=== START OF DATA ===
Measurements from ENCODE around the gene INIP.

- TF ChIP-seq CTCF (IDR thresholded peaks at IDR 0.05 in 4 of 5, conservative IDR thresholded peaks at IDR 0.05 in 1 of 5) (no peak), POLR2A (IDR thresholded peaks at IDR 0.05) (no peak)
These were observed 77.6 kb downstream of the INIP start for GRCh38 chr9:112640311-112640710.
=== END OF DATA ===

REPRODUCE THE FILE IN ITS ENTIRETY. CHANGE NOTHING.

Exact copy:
Measurements from ENCODE around the gene INIP.

- TF ChIP-seq CTCF (IDR thresholded peaks at IDR 0.05 in 4 of 5, conservative IDR thresholded peaks at IDR 0.05 in 1 of 5) (no peak), POLR2A (IDR thresholded peaks at IDR 0.05) (no peak)
These were observed 77.6 kb downstream of the INIP start for GRCh38 chr9:112640311-112640710.